The INVINCIBLE study; testing INT230-6 in early-stage, presurgical breast cancer patients
Following receipt of the authorization from Health Canada, Intensity executed agreements with The Ottawa Hospital and The Ontario Institute for Cancer Research (OICR) to conduct a Phase II Randomized Trial for Intratumoral INT230-6 (VINblastine CIsplatin) Evaluating Clinical and BioLogical Effects in early Stage Breast Cancer (the INVINCIBLE trial). The study has been initiated and being conducted in two parts. The first portion is a dose ranging, preliminary evaluation of immune activation and safety with enrollment now complete. We expect to enroll a total of about 90 patients in the study.
After diagnosis with early breast cancer, women often wait 3 to 5 weeks prior to their surgery. In The INVINCIBLE s study INT230-6 is being compared to the standard of care, which is no treatment for this early stage of breast cancer or to a sham intratumoral injection of saline. There are a number of objectives for the trial; to estimate the proportion of patients who achieve a complete pathologic response on surgical specimen pathology and to measure the reduction in the proportion of cells staining positive for Ki67 (a widely used marker of cancer cell proliferation). In addition, we plan to measure the Residual Cancer Burden after treatment with INT230-6 and understand the potential for clinical benefit when using the drug prior to surgery.
The percentage of change in pathological complete response (pCR or the absence of cancer in a tumor prior to resection) has been recognized by FDA as a surrogate endpoint to support accelerated approval for neoadjuvant treatment of high-risk, early-stage breast cancer. The data from the INVINCIBLE study will help us to determine whether to proceed with a study evaluating whether the addition of INT230-6 to an existing or modified neoadjuvant (presurgical) treatment regimen may increase pCR and help to reduce toxicities in neoadjuvant triple negative breast cancer patients.
Conducting Phase 2 expansion cohorts in metastatic cancers in partnership with Merck and Bristol Myers Squibb
In 2019, the Company executed a clinical collaboration agreement with Merck Sharpe & Dohme (Merck) to evaluate the combination of INT230-6, Intensity’s lead product candidate, and KEYTRUDA® (pembrolizumab), Merck’s anti-PD-1 (programmed death receptor-1) therapy, in patients with advanced solid malignancies (pancreatic, colon, bile duct and squamous cell carcinoma). In 2020, the Company executed a clinical collaboration agreement with Bristol Myers Squibb (BMS) to evaluate the combination of the Company’s lead product, INT230-6, with BMS’s anti-CTLA-4 antibody, Yervoy® (ipilimumab), in patients with advanced sarcoma, breast, and liver cancers. The cohorts are open to enrollment. Information can be found at www.clinicaltrials.gov us ID number 03058289.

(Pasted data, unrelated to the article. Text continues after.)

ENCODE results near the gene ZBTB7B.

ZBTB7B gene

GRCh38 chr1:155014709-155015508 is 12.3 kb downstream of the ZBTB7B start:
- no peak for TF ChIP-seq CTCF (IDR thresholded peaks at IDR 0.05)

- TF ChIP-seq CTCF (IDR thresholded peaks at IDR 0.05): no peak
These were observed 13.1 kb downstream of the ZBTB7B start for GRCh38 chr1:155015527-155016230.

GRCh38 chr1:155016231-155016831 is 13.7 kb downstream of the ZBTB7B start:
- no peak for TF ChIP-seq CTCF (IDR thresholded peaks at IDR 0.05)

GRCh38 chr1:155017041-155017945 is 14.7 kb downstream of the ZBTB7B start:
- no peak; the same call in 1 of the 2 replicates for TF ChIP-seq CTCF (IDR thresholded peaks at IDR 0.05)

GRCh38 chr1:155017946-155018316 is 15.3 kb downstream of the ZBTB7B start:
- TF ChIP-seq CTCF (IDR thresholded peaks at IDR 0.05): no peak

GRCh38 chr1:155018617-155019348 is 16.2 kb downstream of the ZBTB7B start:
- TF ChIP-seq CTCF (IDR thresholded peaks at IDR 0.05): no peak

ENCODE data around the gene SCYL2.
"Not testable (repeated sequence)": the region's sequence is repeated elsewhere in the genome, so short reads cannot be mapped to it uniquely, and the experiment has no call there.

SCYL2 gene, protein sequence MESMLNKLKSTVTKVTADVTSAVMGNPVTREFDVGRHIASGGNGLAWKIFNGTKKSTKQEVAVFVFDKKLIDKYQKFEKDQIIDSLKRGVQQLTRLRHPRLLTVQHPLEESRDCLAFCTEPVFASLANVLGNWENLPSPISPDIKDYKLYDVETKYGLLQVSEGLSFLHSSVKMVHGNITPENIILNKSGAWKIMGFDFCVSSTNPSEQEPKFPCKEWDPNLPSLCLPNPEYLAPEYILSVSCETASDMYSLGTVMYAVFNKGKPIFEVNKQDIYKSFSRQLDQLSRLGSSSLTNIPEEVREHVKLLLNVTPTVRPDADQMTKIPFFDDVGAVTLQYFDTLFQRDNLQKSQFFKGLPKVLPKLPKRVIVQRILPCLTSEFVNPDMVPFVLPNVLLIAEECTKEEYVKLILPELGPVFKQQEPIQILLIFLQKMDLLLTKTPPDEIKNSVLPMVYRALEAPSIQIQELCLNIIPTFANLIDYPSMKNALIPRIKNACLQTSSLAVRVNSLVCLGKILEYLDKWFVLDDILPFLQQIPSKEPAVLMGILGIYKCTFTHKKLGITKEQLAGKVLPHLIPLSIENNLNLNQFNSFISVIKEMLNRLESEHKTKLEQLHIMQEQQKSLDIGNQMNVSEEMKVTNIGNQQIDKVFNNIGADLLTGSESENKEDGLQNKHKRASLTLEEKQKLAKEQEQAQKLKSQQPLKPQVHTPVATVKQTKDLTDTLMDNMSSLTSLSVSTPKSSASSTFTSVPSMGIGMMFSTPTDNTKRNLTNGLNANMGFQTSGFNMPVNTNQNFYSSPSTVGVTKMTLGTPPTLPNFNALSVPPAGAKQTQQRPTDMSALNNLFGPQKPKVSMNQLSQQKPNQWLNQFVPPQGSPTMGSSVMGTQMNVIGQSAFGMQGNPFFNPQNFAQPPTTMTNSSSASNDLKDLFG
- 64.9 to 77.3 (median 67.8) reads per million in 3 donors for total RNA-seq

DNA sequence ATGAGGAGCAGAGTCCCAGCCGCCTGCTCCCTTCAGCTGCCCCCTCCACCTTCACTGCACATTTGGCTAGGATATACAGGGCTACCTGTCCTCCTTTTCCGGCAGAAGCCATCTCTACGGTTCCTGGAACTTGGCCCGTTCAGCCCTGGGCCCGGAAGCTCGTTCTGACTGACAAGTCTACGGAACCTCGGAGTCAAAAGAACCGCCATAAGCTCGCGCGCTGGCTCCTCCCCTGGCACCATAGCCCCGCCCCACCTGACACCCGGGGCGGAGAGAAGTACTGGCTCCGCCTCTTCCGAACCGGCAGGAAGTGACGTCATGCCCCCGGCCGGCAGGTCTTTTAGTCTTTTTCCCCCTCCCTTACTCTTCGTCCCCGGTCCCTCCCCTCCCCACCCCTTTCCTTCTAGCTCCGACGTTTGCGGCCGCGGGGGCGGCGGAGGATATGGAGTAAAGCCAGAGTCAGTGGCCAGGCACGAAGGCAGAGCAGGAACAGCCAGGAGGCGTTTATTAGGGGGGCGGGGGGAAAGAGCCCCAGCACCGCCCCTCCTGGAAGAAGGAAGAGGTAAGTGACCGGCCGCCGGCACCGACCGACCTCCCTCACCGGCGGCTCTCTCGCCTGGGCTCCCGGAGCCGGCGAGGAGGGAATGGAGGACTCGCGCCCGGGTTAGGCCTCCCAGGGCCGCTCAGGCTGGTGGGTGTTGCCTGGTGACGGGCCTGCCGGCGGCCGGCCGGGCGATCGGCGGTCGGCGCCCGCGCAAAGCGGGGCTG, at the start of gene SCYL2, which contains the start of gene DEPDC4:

Completed Phase 1 portion of INT230-6 in basket study of metastatic cancers
In recent years preliminary safety and response data from patients treated during the phase 1 escalation portion of our phase 1 / 2 study in refractory metastatic patients with different solid tumors who received INT230-6 alone, and subjects who received INT230-6 combined with Keytruda® (pembrolizumab) in the phase 1 portion of our trial have been reported at major medical meetings. These include the annual American Society of Clinical Oncology (ASCO) conference and the annual Society for Immunotherapy of Cancer (SITC) conference. Please view our results on the Presentations page.
Several highly refractory patients, whose cancer has progressed following multiple drug treatments, have shown disease stabilization for more than 6 months and overall survival for patients treated with INT230-6 has been much longer than would be expected based on historical publications from similar patient populations. Further, exploratory analysis indicates that receiving intratumoral INT230-6 where the total drug volume (mL) administered over 5 sessions is equivalent or greater than approximately 40% of the patient’s total tumor burden (cc) leads to a further increase in survival compared to historical data.
INT230-6 dosing is determined based on tumor size either longest diameter or the total calculated volume based on 3 dimensions from a scan. The observation made in mouse models that a specific drug dose per volume of tumor is needed to completely saturate the injected tumors appears to be highly relevant in humans. Following treatment, many subjects’ tumors increase in size over baseline, then regress on subsequent scans. Several patients showed some size reduction of one or more non injected lesions in lymph nodes, liver, lung, perineum, and retroperitoneal areas (abscopal effects to visceral lesions). Our drug has been well tolerated, with most adverse events being of low grade (1 or 2).